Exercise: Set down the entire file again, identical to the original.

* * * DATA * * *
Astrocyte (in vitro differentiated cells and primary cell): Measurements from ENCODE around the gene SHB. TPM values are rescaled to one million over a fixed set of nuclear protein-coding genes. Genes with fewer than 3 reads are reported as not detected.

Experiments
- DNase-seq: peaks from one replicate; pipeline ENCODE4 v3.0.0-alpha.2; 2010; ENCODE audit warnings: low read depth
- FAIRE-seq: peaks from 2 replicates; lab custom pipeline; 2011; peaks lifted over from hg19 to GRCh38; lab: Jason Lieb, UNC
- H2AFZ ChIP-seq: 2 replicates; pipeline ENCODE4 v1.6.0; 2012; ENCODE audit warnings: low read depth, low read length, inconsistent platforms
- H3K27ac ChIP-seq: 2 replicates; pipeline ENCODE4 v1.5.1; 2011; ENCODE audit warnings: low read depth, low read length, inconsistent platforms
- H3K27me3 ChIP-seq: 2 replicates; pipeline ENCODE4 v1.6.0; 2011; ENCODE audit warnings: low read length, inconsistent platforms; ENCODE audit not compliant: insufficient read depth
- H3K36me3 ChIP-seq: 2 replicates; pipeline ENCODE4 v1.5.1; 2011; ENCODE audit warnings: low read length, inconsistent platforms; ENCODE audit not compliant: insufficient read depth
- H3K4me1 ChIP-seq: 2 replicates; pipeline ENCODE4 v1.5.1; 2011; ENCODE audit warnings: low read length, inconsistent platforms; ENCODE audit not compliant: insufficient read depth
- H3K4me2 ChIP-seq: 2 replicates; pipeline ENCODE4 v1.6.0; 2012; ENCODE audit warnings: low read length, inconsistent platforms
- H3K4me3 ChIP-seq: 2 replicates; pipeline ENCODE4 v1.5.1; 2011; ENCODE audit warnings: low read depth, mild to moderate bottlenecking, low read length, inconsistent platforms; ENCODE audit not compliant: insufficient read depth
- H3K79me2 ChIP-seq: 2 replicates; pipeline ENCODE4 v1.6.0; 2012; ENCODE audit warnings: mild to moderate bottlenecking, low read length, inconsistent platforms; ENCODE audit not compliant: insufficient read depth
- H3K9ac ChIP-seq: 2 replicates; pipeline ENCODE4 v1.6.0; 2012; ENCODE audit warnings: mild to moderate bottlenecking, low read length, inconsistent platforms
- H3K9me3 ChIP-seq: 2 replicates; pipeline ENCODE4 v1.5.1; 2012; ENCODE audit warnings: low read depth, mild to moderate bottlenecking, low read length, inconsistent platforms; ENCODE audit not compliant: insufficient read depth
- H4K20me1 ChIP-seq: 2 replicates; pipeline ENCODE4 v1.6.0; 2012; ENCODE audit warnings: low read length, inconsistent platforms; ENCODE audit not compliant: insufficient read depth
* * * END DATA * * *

Astrocyte (in vitro differentiated cells and primary cell): Measurements from ENCODE around the gene SHB. TPM values are rescaled to one million over a fixed set of nuclear protein-coding genes. Genes with fewer than 3 reads are reported as not detected.

Experiments
- DNase-seq: peaks from one replicate; pipeline ENCODE4 v3.0.0-alpha.2; 2010; ENCODE audit warnings: low read depth
- FAIRE-seq: peaks from 2 replicates; lab custom pipeline; 2011; peaks lifted over from hg19 to GRCh38; lab: Jason Lieb, UNC
- H2AFZ ChIP-seq: 2 replicates; pipeline ENCODE4 v1.6.0; 2012; ENCODE audit warnings: low read depth, low read length, inconsistent platforms
- H3K27ac ChIP-seq: 2 replicates; pipeline ENCODE4 v1.5.1; 2011; ENCODE audit warnings: low read depth, low read length, inconsistent platforms
- H3K27me3 ChIP-seq: 2 replicates; pipeline ENCODE4 v1.6.0; 2011; ENCODE audit warnings: low read length, inconsistent platforms; ENCODE audit not compliant: insufficient read depth
- H3K36me3 ChIP-seq: 2 replicates; pipeline ENCODE4 v1.5.1; 2011; ENCODE audit warnings: low read length, inconsistent platforms; ENCODE audit not compliant: insufficient read depth
- H3K4me1 ChIP-seq: 2 replicates; pipeline ENCODE4 v1.5.1; 2011; ENCODE audit warnings: low read length, inconsistent platforms; ENCODE audit not compliant: insufficient read depth
- H3K4me2 ChIP-seq: 2 replicates; pipeline ENCODE4 v1.6.0; 2012; ENCODE audit warnings: low read length, inconsistent platforms
- H3K4me3 ChIP-seq: 2 replicates; pipeline ENCODE4 v1.5.1; 2011; ENCODE audit warnings: low read depth, mild to moderate bottlenecking, low read length, inconsistent platforms; ENCODE audit not compliant: insufficient read depth
- H3K79me2 ChIP-seq: 2 replicates; pipeline ENCODE4 v1.6.0; 2012; ENCODE audit warnings: mild to moderate bottlenecking, low read length, inconsistent platforms; ENCODE audit not compliant: insufficient read depth
- H3K9ac ChIP-seq: 2 replicates; pipeline ENCODE4 v1.6.0; 2012; ENCODE audit warnings: mild to moderate bottlenecking, low read length, inconsistent platforms
- H3K9me3 ChIP-seq: 2 replicates; pipeline ENCODE4 v1.5.1; 2012; ENCODE audit warnings: low read depth, mild to moderate bottlenecking, low read length, inconsistent platforms; ENCODE audit not compliant: insufficient read depth
- H4K20me1 ChIP-seq: 2 replicates; pipeline ENCODE4 v1.6.0; 2012; ENCODE audit warnings: low read length, inconsistent platforms; ENCODE audit not compliant: insufficient read depth